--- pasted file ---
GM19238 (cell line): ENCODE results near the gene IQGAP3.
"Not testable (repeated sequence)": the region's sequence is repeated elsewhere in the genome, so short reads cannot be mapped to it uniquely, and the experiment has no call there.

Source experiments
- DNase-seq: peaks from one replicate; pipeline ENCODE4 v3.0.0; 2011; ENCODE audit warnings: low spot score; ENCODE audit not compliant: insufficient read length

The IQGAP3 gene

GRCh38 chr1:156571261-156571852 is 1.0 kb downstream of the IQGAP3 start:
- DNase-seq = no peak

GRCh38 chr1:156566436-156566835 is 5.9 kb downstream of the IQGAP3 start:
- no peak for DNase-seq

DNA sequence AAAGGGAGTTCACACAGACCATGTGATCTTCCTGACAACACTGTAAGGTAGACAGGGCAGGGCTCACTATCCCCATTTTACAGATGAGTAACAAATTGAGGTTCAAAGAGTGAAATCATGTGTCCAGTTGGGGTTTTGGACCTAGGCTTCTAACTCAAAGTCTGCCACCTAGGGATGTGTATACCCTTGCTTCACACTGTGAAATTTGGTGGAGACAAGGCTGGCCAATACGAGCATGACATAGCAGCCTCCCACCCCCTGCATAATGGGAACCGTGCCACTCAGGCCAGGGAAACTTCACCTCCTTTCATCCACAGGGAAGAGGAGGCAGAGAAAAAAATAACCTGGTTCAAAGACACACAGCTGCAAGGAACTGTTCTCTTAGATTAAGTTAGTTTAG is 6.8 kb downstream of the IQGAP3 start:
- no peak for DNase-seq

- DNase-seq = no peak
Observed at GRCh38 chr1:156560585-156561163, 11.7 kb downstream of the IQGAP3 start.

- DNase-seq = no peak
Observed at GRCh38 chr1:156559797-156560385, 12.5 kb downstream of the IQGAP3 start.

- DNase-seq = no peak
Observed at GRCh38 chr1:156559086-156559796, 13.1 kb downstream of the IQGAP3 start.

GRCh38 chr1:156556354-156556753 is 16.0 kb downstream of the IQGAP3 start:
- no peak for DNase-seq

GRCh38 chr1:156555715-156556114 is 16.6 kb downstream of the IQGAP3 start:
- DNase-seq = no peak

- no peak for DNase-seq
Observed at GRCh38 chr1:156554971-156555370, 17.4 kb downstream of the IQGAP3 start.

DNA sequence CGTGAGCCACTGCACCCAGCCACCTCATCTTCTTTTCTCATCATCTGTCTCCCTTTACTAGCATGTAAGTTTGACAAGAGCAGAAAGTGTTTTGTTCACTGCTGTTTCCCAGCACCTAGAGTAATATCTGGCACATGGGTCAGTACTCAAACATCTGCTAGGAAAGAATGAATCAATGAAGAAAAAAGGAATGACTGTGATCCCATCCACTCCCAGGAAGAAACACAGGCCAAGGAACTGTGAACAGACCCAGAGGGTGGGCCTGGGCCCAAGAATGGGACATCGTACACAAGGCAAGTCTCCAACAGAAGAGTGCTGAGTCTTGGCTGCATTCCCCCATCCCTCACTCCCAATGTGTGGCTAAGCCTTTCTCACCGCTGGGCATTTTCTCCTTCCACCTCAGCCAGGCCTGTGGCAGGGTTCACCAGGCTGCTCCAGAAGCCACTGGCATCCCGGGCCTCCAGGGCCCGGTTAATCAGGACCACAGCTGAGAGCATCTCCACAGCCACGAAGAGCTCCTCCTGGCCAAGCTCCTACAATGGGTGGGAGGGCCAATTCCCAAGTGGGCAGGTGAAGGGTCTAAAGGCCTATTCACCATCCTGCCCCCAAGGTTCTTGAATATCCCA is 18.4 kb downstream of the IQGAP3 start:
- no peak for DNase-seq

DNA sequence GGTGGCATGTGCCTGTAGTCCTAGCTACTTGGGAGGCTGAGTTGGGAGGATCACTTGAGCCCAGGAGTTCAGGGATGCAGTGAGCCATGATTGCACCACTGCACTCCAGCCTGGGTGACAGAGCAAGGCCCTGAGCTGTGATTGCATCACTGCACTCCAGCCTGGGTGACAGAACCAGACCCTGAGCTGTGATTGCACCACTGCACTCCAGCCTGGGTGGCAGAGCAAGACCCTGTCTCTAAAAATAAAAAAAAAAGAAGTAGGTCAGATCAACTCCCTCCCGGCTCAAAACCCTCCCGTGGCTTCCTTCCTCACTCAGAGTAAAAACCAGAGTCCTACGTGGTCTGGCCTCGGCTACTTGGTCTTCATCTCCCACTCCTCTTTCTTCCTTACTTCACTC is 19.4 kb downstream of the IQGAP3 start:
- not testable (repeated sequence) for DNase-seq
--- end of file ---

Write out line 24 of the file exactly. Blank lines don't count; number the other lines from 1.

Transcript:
DNA sequence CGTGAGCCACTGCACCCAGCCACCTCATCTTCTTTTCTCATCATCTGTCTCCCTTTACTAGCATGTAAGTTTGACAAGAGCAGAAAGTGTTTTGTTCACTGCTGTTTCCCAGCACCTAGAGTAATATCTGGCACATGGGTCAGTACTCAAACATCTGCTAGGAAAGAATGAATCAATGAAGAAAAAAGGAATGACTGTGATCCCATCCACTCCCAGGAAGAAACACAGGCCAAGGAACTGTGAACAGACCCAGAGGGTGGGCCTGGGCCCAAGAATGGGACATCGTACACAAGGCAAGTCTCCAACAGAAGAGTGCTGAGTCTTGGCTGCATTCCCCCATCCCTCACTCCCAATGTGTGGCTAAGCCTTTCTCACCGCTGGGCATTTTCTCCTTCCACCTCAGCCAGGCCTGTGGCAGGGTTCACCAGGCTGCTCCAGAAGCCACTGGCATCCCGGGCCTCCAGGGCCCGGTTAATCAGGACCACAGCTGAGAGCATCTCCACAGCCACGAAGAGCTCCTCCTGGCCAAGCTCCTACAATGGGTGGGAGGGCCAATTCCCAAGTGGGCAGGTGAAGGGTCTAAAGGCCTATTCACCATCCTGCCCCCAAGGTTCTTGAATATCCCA is 18.4 kb downstream of the IQGAP3 start: